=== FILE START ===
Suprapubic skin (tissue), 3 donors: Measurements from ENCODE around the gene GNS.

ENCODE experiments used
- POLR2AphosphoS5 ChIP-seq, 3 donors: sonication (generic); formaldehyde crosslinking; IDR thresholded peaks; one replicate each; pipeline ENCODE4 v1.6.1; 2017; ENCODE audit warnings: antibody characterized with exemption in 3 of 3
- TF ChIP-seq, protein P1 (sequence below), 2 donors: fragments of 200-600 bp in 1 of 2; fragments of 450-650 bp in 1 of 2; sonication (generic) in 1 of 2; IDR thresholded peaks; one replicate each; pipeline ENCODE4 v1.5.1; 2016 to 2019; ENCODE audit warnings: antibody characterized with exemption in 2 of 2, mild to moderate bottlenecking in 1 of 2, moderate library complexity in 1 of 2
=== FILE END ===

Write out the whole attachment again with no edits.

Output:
Suprapubic skin (tissue), 3 donors: Measurements from ENCODE around the gene GNS.

ENCODE experiments used
- POLR2AphosphoS5 ChIP-seq, 3 donors: sonication (generic); formaldehyde crosslinking; IDR thresholded peaks; one replicate each; pipeline ENCODE4 v1.6.1; 2017; ENCODE audit warnings: antibody characterized with exemption in 3 of 3
- TF ChIP-seq, protein P1 (sequence below), 2 donors: fragments of 200-600 bp in 1 of 2; fragments of 450-650 bp in 1 of 2; sonication (generic) in 1 of 2; IDR thresholded peaks; one replicate each; pipeline ENCODE4 v1.5.1; 2016 to 2019; ENCODE audit warnings: antibody characterized with exemption in 2 of 2, mild to moderate bottlenecking in 1 of 2, moderate library complexity in 1 of 2